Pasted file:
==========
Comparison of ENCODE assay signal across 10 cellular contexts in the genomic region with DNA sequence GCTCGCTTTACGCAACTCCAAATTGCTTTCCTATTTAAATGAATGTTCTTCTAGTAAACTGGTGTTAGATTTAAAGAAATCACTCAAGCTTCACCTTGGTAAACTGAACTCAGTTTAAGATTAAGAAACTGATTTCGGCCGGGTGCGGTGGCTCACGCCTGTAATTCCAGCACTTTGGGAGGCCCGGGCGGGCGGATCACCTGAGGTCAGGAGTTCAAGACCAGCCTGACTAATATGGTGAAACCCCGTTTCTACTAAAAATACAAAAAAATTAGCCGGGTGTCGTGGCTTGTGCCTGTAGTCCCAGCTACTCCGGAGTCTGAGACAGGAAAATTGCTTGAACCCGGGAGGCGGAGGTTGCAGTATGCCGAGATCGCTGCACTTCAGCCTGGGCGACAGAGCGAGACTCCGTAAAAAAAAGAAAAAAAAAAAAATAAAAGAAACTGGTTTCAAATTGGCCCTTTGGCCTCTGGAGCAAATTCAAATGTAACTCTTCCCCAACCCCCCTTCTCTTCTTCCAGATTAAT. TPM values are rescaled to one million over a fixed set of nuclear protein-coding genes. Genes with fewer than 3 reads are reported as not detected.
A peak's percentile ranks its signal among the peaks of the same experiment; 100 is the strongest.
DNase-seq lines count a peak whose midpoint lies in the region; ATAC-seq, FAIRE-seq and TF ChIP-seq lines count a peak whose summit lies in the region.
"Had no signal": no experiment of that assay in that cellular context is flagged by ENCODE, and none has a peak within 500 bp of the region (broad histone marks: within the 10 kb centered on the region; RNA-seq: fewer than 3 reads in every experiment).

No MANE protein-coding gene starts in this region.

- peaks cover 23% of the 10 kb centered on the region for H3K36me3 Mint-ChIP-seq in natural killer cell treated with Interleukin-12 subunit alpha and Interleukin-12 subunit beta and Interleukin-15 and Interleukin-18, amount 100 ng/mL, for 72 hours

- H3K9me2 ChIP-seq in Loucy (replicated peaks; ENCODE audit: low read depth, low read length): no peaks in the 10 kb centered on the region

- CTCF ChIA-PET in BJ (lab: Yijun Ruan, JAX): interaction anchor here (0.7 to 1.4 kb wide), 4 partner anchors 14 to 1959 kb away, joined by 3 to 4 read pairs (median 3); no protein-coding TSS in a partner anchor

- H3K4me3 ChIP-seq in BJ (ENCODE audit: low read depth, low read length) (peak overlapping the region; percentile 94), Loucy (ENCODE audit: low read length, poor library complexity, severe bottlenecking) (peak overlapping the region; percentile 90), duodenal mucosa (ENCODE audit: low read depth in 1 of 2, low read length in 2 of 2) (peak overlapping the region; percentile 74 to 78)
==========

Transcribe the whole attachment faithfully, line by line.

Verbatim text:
Comparison of ENCODE assay signal across 10 cellular contexts in the genomic region with DNA sequence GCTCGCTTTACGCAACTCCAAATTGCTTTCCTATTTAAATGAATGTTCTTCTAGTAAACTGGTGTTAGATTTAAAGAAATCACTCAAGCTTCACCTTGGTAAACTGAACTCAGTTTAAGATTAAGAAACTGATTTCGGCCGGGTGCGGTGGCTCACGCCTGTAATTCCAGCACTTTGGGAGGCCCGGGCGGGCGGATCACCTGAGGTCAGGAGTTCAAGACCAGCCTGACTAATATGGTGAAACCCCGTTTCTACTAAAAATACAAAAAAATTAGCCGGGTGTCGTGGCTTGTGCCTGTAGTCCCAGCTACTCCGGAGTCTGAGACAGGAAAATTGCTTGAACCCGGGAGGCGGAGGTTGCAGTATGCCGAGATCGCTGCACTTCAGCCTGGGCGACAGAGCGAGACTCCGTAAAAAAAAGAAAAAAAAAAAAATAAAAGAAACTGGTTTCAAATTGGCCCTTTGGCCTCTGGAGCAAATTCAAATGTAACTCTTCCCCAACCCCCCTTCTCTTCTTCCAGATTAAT. TPM values are rescaled to one million over a fixed set of nuclear protein-coding genes. Genes with fewer than 3 reads are reported as not detected.
A peak's percentile ranks its signal among the peaks of the same experiment; 100 is the strongest.
DNase-seq lines count a peak whose midpoint lies in the region; ATAC-seq, FAIRE-seq and TF ChIP-seq lines count a peak whose summit lies in the region.
"Had no signal": no experiment of that assay in that cellular context is flagged by ENCODE, and none has a peak within 500 bp of the region (broad histone marks: within the 10 kb centered on the region; RNA-seq: fewer than 3 reads in every experiment).

No MANE protein-coding gene starts in this region.

- peaks cover 23% of the 10 kb centered on the region for H3K36me3 Mint-ChIP-seq in natural killer cell treated with Interleukin-12 subunit alpha and Interleukin-12 subunit beta and Interleukin-15 and Interleukin-18, amount 100 ng/mL, for 72 hours

- H3K9me2 ChIP-seq in Loucy (replicated peaks; ENCODE audit: low read depth, low read length): no peaks in the 10 kb centered on the region

- CTCF ChIA-PET in BJ (lab: Yijun Ruan, JAX): interaction anchor here (0.7 to 1.4 kb wide), 4 partner anchors 14 to 1959 kb away, joined by 3 to 4 read pairs (median 3); no protein-coding TSS in a partner anchor

- H3K4me3 ChIP-seq in BJ (ENCODE audit: low read depth, low read length) (peak overlapping the region; percentile 94), Loucy (ENCODE audit: low read length, poor library complexity, severe bottlenecking) (peak overlapping the region; percentile 90), duodenal mucosa (ENCODE audit: low read depth in 1 of 2, low read length in 2 of 2) (peak overlapping the region; percentile 74 to 78)